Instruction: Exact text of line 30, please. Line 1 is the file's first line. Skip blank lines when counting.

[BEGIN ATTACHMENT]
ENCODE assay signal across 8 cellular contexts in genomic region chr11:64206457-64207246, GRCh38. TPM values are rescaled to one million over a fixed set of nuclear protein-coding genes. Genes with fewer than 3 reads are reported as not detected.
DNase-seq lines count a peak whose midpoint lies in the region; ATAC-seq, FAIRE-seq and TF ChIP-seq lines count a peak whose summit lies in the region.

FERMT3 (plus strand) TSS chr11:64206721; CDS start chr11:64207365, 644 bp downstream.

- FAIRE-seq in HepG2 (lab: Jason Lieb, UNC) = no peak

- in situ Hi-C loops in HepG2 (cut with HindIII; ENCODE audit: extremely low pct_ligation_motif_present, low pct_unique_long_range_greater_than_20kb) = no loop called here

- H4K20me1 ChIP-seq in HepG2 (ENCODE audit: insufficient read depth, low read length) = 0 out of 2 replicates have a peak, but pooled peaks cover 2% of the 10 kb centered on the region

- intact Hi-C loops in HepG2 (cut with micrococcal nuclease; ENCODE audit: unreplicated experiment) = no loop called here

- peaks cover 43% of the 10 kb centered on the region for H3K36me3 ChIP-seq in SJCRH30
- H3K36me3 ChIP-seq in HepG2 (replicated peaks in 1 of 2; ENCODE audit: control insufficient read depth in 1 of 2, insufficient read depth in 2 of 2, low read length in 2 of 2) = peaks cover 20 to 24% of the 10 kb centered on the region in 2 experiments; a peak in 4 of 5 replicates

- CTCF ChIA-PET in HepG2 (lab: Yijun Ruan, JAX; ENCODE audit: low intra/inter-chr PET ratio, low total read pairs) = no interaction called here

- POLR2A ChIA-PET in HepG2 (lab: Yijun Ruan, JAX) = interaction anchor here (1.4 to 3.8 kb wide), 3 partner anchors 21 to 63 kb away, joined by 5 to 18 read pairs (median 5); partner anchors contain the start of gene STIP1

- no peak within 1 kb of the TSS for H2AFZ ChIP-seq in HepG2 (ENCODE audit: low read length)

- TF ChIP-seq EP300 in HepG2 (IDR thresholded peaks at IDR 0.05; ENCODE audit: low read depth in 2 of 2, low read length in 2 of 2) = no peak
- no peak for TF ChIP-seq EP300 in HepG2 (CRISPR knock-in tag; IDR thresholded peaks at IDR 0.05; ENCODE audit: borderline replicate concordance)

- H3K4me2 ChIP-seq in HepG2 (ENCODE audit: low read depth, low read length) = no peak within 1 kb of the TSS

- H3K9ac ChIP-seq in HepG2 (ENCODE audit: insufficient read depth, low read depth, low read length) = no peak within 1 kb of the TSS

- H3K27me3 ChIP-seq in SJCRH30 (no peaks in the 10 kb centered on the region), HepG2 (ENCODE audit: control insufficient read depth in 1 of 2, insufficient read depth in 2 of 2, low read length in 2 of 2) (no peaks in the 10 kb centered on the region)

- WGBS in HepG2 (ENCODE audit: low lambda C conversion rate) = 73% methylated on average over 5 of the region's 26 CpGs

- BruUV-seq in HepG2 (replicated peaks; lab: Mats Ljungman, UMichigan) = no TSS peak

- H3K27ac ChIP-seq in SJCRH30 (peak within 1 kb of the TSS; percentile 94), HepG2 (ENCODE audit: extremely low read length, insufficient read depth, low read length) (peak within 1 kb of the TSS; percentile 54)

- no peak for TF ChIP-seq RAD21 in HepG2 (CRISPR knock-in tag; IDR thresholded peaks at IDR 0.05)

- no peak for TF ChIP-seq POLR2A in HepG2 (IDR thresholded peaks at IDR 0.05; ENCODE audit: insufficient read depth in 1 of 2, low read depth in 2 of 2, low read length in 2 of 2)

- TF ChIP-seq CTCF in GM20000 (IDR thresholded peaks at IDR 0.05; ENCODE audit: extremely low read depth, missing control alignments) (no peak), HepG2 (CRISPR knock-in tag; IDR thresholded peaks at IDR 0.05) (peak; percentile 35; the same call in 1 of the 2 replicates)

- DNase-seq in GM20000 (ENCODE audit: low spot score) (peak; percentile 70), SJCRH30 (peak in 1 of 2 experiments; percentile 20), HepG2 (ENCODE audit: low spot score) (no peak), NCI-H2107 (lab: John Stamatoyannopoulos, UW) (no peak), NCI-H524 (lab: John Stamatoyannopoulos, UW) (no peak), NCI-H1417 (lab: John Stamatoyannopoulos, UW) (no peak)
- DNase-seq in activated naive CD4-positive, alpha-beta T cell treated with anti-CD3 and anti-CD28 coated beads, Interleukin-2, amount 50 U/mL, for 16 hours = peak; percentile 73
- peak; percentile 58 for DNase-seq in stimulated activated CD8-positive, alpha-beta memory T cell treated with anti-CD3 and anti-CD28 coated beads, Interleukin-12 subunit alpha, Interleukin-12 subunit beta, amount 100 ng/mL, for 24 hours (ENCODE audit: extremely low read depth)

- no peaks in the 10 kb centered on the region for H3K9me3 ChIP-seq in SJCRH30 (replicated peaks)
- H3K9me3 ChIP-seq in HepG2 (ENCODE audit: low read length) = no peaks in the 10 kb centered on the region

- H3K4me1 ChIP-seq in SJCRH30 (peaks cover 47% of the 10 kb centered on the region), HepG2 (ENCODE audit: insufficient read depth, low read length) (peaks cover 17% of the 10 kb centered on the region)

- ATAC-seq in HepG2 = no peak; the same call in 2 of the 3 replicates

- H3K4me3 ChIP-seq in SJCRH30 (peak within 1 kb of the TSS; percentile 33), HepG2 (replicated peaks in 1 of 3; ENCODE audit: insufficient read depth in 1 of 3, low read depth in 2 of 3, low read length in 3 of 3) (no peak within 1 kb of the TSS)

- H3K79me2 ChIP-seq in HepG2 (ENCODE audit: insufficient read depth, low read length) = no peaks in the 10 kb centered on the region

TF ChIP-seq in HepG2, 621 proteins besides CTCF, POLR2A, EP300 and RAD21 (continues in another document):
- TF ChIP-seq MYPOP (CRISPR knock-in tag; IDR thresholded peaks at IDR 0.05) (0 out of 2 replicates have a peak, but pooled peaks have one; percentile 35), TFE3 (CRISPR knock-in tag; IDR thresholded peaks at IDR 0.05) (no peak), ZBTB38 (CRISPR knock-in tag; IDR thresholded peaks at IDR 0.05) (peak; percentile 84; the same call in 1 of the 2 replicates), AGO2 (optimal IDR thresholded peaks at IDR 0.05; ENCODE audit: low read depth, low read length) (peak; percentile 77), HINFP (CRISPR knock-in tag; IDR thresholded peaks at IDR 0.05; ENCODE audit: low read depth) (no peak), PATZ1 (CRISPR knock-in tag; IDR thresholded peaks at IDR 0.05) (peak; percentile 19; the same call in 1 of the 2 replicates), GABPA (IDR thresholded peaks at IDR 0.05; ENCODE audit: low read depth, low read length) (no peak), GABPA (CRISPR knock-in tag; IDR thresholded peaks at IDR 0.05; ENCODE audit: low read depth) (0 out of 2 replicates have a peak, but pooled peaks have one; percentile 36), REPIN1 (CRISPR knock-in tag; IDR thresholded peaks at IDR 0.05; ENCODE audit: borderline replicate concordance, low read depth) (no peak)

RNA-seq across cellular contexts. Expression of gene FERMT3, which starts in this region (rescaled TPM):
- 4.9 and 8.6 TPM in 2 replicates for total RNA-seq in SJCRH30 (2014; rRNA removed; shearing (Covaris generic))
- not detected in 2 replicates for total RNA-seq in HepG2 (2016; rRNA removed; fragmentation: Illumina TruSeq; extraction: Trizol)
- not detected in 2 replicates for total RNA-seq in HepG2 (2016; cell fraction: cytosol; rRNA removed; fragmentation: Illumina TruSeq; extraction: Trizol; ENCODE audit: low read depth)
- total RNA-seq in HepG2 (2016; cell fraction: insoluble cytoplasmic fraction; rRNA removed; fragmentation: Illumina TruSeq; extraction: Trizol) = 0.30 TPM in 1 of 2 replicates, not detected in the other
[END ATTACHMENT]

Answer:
- ATAC-seq in HepG2 = no peak; the same call in 2 of the 3 replicates